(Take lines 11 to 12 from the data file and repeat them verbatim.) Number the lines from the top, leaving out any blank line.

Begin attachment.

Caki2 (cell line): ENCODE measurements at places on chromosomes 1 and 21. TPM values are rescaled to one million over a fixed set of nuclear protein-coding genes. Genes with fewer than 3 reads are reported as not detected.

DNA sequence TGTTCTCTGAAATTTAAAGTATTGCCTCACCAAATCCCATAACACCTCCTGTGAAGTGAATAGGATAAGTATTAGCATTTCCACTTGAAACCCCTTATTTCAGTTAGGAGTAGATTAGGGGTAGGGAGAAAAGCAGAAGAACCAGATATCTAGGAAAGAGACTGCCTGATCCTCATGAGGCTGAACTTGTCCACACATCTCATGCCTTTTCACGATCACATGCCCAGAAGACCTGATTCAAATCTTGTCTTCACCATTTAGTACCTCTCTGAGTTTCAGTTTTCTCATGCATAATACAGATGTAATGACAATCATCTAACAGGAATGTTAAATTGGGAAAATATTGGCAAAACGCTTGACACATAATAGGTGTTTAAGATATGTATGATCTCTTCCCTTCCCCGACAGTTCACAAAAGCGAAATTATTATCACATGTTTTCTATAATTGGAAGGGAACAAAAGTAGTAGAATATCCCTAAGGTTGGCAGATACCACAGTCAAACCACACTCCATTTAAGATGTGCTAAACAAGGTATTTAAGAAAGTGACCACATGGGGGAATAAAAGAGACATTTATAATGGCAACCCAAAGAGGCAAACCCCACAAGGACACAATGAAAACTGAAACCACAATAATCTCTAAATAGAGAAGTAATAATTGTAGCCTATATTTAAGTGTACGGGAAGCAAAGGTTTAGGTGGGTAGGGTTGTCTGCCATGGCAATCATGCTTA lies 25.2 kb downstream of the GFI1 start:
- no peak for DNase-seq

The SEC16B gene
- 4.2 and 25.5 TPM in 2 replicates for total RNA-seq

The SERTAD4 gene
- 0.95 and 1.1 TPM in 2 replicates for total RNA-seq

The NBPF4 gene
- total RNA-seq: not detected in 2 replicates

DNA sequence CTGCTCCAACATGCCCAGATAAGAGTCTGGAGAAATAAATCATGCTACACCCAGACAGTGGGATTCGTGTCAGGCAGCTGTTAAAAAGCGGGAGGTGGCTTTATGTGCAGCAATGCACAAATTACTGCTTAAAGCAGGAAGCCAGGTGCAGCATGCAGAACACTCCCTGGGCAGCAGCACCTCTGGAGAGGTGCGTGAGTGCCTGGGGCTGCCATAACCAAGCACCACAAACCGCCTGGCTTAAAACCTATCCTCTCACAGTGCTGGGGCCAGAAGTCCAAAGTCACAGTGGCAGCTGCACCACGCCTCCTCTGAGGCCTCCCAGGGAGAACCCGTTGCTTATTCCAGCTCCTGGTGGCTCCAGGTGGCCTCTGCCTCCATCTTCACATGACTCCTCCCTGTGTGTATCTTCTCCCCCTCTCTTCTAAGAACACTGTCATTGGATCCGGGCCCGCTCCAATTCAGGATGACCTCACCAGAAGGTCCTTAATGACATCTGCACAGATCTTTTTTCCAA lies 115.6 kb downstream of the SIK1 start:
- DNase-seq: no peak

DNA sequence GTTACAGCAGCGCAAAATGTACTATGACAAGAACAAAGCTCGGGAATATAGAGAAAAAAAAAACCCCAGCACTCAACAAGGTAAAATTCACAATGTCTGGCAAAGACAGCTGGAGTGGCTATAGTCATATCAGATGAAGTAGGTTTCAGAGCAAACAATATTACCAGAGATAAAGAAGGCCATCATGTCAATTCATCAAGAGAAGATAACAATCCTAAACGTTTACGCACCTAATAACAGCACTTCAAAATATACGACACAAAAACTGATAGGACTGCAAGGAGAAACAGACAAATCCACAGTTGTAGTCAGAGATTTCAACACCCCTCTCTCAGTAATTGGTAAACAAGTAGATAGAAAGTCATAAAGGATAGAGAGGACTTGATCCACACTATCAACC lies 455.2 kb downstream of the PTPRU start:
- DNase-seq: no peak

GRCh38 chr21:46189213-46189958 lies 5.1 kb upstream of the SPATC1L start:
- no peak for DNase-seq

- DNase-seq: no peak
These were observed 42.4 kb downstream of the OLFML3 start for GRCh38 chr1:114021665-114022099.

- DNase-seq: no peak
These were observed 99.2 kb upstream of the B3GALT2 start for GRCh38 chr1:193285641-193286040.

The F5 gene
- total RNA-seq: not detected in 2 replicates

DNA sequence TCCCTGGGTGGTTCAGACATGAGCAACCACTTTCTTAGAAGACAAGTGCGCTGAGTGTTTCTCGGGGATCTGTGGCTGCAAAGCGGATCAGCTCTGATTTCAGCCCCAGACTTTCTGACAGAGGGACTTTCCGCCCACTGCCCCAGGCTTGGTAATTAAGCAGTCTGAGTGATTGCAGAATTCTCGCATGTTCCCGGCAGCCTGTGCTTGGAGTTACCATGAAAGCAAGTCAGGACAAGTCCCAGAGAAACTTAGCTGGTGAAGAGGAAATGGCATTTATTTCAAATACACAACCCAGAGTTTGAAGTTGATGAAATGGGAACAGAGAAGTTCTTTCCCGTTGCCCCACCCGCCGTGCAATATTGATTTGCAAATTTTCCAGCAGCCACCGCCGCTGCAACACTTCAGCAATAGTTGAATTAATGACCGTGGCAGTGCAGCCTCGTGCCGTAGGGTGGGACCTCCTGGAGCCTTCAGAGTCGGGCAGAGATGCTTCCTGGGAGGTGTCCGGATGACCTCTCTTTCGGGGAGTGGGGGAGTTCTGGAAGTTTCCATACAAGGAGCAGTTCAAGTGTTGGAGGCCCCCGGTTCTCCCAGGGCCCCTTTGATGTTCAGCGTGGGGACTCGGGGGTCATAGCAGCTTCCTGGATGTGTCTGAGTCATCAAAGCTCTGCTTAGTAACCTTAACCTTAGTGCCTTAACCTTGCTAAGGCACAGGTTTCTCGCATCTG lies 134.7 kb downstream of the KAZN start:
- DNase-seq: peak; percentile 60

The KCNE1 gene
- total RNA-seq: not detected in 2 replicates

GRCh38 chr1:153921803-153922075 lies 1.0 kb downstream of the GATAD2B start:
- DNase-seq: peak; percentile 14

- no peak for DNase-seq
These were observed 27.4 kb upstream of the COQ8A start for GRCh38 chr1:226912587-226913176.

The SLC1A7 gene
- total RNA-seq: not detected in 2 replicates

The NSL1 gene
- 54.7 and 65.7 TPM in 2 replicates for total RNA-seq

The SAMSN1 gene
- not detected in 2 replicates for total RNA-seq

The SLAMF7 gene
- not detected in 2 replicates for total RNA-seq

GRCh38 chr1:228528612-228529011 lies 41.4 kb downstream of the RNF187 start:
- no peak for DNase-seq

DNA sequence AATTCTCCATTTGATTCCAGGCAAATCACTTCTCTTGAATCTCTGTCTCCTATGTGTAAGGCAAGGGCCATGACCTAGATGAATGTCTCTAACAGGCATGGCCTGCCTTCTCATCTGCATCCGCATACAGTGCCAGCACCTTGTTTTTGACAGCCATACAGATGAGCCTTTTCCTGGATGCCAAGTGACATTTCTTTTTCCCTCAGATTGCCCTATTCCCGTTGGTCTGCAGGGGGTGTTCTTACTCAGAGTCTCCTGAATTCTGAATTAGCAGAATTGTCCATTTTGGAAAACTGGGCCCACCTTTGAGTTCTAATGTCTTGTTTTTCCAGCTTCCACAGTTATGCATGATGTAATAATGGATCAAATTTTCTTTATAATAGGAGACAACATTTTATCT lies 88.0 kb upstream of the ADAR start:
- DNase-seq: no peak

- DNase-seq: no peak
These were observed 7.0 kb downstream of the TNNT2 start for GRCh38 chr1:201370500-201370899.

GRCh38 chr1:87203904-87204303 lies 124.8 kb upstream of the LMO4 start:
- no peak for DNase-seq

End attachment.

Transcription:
- DNase-seq: no peak

DNA sequence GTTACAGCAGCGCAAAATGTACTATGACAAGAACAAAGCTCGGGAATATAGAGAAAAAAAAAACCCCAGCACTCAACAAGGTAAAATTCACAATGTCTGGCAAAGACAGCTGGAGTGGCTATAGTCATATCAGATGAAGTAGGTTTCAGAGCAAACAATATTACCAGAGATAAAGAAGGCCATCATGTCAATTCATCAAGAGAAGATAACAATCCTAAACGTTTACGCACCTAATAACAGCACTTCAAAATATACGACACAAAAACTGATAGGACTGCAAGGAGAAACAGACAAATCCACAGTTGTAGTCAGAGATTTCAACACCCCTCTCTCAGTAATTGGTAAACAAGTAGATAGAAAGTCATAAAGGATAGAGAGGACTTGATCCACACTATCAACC lies 455.2 kb downstream of the PTPRU start: